Canton, South Dakota was an extremely small town of around 100 people in the 1870s, when it consisted mainly of vacant lots. By 1880, more than 600 people lived there; the city was incorporated a year later and began to build in earnest. Residents were affected by the weather just as isolated settlers were, losing their crops to grasshopper infestations and enduring bitter cold and arid droughts. Pictures from 1909 show snow-lined streets courtesy of a February blizzard, though citizens of Canton were obviously out and about, trying to clear the mess.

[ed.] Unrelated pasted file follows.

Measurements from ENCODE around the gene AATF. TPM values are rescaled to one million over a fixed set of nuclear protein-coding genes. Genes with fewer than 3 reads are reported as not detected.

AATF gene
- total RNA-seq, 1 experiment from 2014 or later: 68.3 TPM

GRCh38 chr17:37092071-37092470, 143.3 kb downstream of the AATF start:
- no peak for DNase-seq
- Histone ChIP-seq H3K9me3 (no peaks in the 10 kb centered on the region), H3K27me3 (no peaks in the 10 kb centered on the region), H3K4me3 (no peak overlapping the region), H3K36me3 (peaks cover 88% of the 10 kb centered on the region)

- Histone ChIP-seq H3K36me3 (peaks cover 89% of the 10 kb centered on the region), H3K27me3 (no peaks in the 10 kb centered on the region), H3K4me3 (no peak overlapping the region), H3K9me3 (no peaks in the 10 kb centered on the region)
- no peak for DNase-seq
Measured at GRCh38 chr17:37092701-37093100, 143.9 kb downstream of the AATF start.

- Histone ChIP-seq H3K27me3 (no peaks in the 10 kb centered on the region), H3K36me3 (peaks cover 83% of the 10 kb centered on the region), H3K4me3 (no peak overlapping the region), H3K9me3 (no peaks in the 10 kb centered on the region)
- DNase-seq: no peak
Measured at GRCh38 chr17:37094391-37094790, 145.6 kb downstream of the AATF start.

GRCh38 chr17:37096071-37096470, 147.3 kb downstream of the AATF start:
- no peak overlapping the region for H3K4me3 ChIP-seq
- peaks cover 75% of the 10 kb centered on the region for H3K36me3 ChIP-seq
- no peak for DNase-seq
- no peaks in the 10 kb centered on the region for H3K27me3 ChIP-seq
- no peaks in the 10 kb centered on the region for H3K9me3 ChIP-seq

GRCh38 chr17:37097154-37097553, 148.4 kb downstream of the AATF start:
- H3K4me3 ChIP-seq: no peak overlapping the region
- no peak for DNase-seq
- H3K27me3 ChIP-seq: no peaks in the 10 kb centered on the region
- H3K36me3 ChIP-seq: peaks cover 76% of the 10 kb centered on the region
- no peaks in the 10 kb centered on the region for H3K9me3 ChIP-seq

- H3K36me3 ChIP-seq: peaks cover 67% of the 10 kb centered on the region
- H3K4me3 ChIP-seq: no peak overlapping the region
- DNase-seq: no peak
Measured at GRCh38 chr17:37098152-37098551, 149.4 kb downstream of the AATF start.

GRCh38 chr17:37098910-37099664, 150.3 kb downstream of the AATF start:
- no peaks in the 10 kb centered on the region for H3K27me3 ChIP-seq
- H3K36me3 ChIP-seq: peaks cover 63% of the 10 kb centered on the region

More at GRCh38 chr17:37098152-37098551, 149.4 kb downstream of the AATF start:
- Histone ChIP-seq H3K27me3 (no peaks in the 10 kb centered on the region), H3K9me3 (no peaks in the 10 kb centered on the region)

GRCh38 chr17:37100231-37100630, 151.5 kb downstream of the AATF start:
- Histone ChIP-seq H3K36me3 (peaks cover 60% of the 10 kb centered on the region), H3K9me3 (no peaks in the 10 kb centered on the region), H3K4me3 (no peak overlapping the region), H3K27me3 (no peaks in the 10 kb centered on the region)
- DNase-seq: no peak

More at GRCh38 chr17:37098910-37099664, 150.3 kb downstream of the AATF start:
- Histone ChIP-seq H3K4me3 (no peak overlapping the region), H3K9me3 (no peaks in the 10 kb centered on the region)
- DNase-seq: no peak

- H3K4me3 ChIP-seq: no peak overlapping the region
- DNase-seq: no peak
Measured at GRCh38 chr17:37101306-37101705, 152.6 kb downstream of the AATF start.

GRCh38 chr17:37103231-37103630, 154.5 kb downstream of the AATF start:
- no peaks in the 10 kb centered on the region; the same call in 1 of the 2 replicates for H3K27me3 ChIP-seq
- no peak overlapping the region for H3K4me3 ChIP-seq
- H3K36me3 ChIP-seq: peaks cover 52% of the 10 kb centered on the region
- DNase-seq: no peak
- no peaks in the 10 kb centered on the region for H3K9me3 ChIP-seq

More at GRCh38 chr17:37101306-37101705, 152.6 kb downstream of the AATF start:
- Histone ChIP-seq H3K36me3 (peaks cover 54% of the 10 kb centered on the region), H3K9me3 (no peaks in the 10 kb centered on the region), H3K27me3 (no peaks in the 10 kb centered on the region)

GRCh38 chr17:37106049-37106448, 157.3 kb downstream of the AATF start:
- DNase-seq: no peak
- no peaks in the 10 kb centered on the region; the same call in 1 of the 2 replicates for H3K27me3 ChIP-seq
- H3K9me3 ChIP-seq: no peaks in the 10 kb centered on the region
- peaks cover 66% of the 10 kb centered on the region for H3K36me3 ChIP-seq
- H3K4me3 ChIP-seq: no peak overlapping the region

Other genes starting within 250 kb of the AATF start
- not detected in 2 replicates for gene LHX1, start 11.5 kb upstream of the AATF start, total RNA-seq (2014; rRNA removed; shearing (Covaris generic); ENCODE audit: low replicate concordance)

Cantonites took advantage of their region’s cold and snow to build a popular ski jump in 1912. Interest in skiing had been aroused a year earlier when a Norwegian visitor demonstrated the sport. The ski jump operated from 1912 to 1944, and the town began hosting tournaments that drew thousands of spectators. (The longest jump–181 feet–in the U.S. occurred at Canton’s ski jump in 1927).
Residents also enjoyed ice skating, snowball fights, and other winter sports, but their mainly wooden-framed homes had to have let in plenty of wind and cold. Like most people who chose to live in the Plains’ harsh environment, Cantonites took the hand that nature dealt them and adapted to it.